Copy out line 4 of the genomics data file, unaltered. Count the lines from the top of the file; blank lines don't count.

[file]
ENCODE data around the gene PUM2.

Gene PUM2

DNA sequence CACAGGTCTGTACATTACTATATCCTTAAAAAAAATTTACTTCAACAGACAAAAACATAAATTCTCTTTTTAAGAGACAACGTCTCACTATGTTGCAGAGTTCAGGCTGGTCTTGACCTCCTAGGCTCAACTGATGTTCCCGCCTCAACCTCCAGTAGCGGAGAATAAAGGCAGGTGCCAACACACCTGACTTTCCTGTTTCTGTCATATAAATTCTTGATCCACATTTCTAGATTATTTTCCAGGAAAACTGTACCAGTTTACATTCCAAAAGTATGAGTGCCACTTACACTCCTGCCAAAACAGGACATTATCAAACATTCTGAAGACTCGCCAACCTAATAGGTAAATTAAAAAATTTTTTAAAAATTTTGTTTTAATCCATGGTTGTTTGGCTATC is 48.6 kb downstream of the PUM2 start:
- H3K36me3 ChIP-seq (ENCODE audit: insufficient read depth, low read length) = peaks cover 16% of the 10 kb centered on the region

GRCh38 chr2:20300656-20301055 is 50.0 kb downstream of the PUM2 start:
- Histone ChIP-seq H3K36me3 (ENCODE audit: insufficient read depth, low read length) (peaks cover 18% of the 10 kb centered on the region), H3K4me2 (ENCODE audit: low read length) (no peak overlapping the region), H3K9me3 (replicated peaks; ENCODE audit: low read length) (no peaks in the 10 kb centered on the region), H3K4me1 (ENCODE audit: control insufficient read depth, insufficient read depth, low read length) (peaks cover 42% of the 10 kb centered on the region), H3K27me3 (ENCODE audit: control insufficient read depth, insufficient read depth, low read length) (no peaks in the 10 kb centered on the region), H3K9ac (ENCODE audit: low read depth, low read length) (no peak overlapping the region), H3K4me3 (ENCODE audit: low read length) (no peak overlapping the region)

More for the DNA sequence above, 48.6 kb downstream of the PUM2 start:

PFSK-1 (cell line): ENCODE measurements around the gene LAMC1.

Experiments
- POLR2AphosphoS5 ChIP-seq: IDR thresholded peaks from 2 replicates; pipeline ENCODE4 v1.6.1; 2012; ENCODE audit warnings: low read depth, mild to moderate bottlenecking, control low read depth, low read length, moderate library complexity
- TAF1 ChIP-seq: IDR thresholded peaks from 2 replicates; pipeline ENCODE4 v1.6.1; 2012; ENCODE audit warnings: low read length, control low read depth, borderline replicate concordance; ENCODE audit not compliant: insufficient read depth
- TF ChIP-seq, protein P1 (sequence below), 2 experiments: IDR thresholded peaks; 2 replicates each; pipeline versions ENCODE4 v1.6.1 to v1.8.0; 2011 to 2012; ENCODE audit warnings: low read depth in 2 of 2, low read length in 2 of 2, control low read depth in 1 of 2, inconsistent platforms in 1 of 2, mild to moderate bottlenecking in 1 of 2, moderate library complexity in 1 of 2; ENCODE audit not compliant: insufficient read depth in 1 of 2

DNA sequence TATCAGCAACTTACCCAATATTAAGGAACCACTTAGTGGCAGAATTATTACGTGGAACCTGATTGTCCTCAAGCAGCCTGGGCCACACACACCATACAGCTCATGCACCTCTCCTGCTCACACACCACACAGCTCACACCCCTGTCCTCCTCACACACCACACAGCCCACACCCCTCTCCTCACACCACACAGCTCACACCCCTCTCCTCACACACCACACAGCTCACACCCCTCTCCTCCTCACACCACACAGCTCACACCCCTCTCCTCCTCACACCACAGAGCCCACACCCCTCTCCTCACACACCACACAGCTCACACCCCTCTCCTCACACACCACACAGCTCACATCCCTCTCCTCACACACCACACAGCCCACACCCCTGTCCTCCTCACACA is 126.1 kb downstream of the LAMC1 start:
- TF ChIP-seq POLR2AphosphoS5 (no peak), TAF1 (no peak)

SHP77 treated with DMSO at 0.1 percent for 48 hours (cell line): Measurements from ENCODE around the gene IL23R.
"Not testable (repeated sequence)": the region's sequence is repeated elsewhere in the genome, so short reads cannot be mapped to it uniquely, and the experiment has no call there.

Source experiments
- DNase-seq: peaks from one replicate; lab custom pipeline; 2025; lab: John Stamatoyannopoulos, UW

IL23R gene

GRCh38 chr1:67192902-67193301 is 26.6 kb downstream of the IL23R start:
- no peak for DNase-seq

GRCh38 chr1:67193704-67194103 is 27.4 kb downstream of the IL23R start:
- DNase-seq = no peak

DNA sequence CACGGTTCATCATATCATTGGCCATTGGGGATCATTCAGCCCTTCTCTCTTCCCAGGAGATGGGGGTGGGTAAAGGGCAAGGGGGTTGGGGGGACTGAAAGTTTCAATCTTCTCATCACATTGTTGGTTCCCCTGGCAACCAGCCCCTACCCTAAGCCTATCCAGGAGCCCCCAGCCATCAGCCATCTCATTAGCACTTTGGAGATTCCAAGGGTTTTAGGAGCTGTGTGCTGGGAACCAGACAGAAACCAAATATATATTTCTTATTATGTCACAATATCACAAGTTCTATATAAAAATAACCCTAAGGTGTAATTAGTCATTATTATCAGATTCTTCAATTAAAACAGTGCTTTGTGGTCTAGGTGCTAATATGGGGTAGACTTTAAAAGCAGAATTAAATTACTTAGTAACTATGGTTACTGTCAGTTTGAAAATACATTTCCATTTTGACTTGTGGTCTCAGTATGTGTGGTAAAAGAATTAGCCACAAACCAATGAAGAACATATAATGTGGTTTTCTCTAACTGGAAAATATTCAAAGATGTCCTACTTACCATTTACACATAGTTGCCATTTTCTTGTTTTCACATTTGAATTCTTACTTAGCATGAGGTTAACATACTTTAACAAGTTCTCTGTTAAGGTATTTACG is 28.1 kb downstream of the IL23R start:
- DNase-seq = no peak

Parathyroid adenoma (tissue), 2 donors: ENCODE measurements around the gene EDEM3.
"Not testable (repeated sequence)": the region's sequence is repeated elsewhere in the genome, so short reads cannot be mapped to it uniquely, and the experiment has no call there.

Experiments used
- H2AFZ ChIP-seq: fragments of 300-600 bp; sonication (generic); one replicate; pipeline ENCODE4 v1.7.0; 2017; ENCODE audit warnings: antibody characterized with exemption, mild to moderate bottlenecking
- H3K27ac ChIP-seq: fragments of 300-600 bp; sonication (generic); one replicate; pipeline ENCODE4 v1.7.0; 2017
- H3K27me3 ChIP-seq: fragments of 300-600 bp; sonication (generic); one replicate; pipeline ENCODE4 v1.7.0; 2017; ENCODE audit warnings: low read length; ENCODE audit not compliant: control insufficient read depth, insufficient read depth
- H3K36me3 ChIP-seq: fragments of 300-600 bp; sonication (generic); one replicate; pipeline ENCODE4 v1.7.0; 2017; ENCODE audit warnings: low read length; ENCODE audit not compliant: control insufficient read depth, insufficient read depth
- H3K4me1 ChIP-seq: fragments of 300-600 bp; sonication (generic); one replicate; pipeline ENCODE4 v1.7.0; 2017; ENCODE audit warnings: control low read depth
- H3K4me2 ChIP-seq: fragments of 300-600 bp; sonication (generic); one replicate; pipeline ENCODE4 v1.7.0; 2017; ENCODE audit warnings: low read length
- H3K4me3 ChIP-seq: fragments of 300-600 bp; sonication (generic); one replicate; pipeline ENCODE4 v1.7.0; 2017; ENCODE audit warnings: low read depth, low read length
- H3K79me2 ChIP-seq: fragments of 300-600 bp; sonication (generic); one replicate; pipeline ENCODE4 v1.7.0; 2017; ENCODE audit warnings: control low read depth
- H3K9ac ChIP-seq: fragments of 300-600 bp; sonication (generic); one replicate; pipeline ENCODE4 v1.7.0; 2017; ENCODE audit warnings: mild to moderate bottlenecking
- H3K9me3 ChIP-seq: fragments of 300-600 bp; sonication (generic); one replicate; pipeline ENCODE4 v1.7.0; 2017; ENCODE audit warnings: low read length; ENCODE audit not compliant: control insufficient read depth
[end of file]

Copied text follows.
- H3K36me3 ChIP-seq (ENCODE audit: insufficient read depth, low read length) = peaks cover 16% of the 10 kb centered on the region